The best way to actually know this for sure is if you implement it. I used 3 summers to create Zozotez which is a McCarty-ish LISP running on Brainfuck.
I tried to find out what I needed and on a forum you'll find a thread that says You only need lambda. Thus, you can make a whole LISP in lambda calculus if you'd like. I found it interesting, but it's hardly the way to go if you want something that eventually has side effects and works in the real world.
For a Turing complete LISP I used Paul Grahams explanation of McCarthy's paper and all you really need is:
- special form quote
- special form if (or cond)
- special form lambda (similar to quote)
- function eq
- function atom
- function cons
- function car
- function cdr
- function-dispatch (basically apply but not actually exposed to the system so it handles a list where first element is a function)
Thats 10. In addition to this, to have a implementation that you can test and not just on a drawing board:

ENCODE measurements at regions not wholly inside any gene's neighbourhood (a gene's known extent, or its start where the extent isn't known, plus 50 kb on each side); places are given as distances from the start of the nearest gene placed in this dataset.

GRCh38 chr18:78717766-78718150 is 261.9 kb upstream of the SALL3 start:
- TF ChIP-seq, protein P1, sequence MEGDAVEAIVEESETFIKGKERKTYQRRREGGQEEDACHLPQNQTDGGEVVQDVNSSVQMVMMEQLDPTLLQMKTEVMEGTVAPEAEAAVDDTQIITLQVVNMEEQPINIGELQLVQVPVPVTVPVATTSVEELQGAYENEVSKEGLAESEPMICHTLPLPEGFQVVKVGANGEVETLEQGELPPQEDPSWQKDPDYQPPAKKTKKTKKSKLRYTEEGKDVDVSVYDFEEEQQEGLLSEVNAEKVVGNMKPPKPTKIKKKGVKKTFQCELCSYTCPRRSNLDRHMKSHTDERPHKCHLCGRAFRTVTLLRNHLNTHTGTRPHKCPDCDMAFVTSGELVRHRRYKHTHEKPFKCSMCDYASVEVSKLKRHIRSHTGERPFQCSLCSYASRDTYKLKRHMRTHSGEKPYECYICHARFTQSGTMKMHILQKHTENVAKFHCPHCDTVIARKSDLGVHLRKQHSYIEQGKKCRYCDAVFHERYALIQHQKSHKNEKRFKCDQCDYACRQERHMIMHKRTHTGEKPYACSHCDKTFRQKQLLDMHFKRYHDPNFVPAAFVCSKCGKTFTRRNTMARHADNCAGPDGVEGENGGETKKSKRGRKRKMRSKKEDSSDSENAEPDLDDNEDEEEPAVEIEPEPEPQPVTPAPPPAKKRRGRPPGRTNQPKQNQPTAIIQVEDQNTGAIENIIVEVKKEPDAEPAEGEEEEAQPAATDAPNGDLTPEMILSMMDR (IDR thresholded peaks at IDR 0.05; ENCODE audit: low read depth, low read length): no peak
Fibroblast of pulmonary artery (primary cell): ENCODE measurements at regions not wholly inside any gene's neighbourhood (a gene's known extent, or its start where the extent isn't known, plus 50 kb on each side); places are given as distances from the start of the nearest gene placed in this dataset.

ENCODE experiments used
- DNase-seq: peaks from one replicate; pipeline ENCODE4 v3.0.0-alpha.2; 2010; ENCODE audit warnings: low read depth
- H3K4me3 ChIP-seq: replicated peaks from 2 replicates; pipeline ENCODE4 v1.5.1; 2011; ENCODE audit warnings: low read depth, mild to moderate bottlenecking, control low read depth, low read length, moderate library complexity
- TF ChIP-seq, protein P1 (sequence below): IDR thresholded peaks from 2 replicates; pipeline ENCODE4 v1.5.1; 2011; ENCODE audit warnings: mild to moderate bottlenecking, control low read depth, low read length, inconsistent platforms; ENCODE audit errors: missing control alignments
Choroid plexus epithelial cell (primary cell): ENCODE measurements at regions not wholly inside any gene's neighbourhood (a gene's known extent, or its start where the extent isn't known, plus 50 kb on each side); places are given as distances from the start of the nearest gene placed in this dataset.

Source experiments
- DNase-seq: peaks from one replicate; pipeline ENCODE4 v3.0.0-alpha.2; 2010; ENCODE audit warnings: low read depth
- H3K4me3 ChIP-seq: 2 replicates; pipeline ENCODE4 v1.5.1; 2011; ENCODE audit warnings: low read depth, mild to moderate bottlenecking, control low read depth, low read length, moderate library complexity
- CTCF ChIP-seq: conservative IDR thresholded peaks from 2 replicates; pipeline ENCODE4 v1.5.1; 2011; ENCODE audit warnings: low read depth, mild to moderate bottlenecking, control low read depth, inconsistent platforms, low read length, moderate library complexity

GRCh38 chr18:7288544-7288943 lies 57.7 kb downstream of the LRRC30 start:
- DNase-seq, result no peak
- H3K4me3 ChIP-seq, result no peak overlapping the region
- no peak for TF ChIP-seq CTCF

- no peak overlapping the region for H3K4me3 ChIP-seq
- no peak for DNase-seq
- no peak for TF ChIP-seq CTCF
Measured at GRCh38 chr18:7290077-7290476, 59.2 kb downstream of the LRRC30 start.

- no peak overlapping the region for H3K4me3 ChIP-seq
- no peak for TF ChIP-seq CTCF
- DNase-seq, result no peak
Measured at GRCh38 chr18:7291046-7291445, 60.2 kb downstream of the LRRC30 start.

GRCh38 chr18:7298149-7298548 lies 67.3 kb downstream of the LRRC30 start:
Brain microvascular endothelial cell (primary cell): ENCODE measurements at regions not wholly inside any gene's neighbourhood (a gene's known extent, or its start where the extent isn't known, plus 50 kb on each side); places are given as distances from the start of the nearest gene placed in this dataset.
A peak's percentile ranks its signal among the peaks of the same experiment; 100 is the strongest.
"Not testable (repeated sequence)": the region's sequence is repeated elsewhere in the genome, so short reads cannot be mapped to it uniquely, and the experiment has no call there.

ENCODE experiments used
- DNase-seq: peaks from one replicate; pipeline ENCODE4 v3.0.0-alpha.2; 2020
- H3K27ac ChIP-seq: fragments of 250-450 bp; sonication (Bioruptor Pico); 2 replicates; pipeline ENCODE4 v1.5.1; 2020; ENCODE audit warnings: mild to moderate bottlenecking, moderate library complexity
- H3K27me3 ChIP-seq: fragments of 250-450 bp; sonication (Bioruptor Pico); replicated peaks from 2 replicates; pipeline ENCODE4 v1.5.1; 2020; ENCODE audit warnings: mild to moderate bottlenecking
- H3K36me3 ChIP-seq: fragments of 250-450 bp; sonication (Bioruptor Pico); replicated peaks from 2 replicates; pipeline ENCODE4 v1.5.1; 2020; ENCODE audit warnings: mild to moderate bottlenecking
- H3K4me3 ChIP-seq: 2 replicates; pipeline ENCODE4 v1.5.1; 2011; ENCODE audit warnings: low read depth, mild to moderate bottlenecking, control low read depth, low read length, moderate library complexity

- function read
- function write
Thats 12. In my Zozotez I implemeted
flambda (anonymous macroes, like lambda) as well. I could feed it a library implementing any dynamic bound lisp (Elisp, picoLisp) with the exception of file I/O (because the underlying BF does not support it other than stdin/stdout).
I recommend anyone to implement a LISP1-interpreter, in both
(not LISP), to fully understand how a language is implemented. LISP has a very simple syntax so it's a good starting point. For all other programming languages how you implement an interpreter is very similar. Eg. in the SICP videos the wizards make an interpreter for a logical language, but the structure and how to implement it is very similar to a lisp interpreter even though this language is completely different than Lisp.